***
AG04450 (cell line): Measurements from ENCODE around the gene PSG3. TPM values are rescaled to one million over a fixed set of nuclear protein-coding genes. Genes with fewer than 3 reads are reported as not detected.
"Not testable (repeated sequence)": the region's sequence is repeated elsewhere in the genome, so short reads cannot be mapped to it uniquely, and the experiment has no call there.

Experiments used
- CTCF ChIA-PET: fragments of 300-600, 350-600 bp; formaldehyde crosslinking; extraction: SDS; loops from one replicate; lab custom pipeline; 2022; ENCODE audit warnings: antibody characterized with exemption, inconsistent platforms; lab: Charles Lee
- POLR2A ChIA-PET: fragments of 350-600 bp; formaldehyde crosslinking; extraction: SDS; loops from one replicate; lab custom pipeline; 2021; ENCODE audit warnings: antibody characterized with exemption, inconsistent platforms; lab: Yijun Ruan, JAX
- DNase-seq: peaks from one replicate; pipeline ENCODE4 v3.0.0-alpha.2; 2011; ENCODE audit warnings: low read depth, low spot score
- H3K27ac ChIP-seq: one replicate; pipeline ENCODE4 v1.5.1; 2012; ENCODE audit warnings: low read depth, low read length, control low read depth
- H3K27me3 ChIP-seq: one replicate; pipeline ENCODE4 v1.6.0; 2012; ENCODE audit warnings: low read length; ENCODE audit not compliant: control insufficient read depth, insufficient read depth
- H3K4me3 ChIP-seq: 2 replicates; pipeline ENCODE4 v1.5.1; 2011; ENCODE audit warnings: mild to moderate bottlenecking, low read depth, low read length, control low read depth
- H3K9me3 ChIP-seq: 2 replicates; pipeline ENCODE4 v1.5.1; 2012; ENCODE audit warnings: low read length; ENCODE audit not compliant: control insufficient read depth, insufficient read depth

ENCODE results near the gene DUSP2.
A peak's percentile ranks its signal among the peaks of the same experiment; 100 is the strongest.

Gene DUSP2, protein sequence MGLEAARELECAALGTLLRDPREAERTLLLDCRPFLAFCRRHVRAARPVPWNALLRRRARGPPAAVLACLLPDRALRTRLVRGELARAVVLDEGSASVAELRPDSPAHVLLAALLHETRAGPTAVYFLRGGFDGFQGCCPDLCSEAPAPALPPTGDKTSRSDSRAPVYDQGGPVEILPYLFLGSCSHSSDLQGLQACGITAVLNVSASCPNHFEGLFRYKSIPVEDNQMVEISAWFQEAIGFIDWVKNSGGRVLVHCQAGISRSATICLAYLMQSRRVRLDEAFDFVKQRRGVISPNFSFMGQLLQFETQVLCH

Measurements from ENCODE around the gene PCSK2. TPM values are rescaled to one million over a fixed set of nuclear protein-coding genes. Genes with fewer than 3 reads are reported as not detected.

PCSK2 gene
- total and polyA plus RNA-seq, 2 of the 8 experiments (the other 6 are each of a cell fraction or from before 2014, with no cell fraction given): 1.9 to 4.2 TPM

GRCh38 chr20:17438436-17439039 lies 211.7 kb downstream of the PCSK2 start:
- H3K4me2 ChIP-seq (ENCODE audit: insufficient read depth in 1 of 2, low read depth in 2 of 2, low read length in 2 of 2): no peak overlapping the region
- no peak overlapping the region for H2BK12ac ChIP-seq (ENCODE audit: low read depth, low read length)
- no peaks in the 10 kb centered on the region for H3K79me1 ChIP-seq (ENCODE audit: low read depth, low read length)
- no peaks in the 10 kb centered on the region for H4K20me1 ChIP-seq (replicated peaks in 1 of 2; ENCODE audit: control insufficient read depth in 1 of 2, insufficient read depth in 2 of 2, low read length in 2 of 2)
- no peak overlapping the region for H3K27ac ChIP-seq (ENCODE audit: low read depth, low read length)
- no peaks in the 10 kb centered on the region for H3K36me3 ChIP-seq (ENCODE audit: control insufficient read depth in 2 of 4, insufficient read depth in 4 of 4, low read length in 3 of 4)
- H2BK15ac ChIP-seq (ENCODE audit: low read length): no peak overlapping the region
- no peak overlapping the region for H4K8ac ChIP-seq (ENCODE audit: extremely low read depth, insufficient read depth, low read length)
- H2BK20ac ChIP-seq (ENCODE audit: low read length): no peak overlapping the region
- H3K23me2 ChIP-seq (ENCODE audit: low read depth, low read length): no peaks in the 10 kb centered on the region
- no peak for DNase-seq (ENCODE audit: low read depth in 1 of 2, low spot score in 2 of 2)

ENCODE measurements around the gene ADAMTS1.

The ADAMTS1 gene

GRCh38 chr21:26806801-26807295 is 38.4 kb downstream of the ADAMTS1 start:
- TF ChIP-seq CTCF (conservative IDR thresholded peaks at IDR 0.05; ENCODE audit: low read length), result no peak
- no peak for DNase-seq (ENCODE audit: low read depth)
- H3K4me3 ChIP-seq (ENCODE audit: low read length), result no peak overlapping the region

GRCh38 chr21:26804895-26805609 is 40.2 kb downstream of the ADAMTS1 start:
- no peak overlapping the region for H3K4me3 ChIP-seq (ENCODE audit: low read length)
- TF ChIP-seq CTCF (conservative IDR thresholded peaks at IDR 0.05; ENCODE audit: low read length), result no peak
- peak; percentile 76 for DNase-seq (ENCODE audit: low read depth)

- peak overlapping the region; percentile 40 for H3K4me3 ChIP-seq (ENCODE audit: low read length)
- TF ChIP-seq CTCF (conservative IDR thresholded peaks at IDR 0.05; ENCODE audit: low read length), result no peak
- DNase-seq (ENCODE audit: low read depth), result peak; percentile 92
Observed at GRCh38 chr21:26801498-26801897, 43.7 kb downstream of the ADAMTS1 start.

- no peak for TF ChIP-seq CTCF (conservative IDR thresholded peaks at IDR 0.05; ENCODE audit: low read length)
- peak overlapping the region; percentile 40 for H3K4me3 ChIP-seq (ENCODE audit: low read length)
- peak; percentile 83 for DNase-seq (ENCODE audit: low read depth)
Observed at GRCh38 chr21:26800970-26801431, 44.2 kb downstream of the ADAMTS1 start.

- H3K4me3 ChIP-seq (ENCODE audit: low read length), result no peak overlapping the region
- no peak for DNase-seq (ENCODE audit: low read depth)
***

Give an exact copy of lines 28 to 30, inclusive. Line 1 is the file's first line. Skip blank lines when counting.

- no peak for DNase-seq (ENCODE audit: low read depth in 1 of 2, low spot score in 2 of 2)

ENCODE measurements around the gene ADAMTS1.

The ADAMTS1 gene